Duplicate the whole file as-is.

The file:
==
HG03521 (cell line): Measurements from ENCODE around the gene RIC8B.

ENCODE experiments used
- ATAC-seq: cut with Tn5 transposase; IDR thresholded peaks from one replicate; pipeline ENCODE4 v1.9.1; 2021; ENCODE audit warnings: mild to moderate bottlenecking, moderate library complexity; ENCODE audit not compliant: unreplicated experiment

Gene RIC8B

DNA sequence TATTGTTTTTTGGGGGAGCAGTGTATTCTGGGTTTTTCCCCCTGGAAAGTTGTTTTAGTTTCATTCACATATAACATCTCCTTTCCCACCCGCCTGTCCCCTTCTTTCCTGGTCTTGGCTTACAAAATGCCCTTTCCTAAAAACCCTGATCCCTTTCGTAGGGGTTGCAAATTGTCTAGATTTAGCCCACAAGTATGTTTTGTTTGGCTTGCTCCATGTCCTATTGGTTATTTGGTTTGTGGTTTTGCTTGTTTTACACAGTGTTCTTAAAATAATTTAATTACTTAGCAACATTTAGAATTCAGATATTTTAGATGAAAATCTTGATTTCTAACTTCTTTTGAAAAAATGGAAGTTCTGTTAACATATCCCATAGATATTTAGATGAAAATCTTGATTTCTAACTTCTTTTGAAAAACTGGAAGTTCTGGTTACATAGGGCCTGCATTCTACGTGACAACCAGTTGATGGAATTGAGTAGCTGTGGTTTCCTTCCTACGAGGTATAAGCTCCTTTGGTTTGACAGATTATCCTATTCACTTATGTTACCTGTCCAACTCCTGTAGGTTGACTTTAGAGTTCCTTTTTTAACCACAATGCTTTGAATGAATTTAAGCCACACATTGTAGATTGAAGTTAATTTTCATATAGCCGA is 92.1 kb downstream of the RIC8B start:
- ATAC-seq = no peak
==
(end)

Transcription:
HG03521 (cell line): Measurements from ENCODE around the gene RIC8B.

ENCODE experiments used
- ATAC-seq: cut with Tn5 transposase; IDR thresholded peaks from one replicate; pipeline ENCODE4 v1.9.1; 2021; ENCODE audit warnings: mild to moderate bottlenecking, moderate library complexity; ENCODE audit not compliant: unreplicated experiment

Gene RIC8B

DNA sequence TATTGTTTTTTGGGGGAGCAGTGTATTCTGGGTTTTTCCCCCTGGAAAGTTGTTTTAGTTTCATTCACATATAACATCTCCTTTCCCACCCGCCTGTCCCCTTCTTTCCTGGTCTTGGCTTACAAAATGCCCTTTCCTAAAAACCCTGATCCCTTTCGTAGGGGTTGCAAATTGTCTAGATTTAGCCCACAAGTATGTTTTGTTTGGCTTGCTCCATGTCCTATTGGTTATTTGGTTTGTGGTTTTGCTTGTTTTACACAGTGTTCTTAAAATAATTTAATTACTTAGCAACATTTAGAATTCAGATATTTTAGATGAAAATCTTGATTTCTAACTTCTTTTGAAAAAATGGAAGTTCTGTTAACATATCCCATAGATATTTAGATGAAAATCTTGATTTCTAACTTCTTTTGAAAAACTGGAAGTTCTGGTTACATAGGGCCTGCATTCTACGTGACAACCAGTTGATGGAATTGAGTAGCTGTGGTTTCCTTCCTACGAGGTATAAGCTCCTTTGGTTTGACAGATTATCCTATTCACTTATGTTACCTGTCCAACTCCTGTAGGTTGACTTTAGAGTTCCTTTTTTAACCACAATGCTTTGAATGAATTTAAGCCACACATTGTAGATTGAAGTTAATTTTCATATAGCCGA is 92.1 kb downstream of the RIC8B start:
- ATAC-seq = no peak